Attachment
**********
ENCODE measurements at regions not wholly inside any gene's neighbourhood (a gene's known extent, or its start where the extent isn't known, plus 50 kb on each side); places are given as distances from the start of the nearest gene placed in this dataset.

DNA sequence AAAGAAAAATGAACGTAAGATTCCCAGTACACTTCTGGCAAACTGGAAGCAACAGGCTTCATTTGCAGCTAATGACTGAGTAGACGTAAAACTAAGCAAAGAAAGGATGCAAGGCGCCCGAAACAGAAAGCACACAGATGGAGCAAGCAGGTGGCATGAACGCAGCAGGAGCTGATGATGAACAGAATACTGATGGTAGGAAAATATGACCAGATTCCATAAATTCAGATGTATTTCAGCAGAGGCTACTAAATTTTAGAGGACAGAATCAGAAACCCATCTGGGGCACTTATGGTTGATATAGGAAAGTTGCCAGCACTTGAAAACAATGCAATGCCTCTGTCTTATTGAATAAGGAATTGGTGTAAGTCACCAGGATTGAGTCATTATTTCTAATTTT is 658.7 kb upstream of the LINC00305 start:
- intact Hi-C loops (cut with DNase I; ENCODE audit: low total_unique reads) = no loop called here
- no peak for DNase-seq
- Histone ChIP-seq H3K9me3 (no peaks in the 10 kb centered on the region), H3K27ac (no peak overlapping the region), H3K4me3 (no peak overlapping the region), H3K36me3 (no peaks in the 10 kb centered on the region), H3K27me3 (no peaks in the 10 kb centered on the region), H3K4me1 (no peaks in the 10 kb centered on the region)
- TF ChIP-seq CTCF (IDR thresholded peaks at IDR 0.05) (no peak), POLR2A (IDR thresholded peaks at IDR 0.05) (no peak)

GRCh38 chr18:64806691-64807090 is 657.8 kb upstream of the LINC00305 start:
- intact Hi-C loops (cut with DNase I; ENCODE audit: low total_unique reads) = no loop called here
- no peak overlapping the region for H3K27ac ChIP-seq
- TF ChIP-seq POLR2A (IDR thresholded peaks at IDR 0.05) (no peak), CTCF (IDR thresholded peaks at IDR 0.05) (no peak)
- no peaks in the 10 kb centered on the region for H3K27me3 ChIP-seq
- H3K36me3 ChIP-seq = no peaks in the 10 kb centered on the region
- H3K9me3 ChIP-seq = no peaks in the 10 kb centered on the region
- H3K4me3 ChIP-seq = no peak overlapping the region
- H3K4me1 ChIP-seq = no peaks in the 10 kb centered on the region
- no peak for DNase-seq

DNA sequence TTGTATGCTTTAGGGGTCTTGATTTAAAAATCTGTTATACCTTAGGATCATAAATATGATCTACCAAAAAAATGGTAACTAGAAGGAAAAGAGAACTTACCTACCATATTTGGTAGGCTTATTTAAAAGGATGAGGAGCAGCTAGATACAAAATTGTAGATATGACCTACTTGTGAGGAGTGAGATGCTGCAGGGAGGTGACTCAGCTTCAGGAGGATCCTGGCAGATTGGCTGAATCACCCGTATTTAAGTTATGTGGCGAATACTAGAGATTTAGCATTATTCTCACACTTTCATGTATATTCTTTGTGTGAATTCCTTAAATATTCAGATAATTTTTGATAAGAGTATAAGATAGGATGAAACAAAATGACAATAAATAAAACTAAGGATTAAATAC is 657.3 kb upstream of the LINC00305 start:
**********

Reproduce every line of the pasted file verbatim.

ENCODE measurements at regions not wholly inside any gene's neighbourhood (a gene's known extent, or its start where the extent isn't known, plus 50 kb on each side); places are given as distances from the start of the nearest gene placed in this dataset.

DNA sequence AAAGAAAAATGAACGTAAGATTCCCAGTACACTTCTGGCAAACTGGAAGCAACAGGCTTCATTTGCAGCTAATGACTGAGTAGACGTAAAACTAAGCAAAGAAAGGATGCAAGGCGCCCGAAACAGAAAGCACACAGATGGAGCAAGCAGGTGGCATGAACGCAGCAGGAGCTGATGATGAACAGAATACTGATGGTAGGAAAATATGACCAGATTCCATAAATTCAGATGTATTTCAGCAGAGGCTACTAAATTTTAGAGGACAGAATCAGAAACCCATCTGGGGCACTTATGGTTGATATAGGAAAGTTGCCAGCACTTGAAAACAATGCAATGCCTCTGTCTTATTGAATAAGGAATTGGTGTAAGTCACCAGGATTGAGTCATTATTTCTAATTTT is 658.7 kb upstream of the LINC00305 start:
- intact Hi-C loops (cut with DNase I; ENCODE audit: low total_unique reads) = no loop called here
- no peak for DNase-seq
- Histone ChIP-seq H3K9me3 (no peaks in the 10 kb centered on the region), H3K27ac (no peak overlapping the region), H3K4me3 (no peak overlapping the region), H3K36me3 (no peaks in the 10 kb centered on the region), H3K27me3 (no peaks in the 10 kb centered on the region), H3K4me1 (no peaks in the 10 kb centered on the region)
- TF ChIP-seq CTCF (IDR thresholded peaks at IDR 0.05) (no peak), POLR2A (IDR thresholded peaks at IDR 0.05) (no peak)

GRCh38 chr18:64806691-64807090 is 657.8 kb upstream of the LINC00305 start:
- intact Hi-C loops (cut with DNase I; ENCODE audit: low total_unique reads) = no loop called here
- no peak overlapping the region for H3K27ac ChIP-seq
- TF ChIP-seq POLR2A (IDR thresholded peaks at IDR 0.05) (no peak), CTCF (IDR thresholded peaks at IDR 0.05) (no peak)
- no peaks in the 10 kb centered on the region for H3K27me3 ChIP-seq
- H3K36me3 ChIP-seq = no peaks in the 10 kb centered on the region
- H3K9me3 ChIP-seq = no peaks in the 10 kb centered on the region
- H3K4me3 ChIP-seq = no peak overlapping the region
- H3K4me1 ChIP-seq = no peaks in the 10 kb centered on the region
- no peak for DNase-seq

DNA sequence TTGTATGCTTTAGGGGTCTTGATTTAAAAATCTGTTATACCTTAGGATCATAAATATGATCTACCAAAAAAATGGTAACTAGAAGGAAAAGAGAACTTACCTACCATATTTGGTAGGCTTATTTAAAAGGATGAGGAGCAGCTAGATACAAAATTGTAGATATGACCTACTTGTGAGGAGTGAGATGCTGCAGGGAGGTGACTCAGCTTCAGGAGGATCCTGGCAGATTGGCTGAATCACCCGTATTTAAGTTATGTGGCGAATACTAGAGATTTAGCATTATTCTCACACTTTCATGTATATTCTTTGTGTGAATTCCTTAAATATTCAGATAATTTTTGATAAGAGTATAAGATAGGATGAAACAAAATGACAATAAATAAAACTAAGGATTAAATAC is 657.3 kb upstream of the LINC00305 start: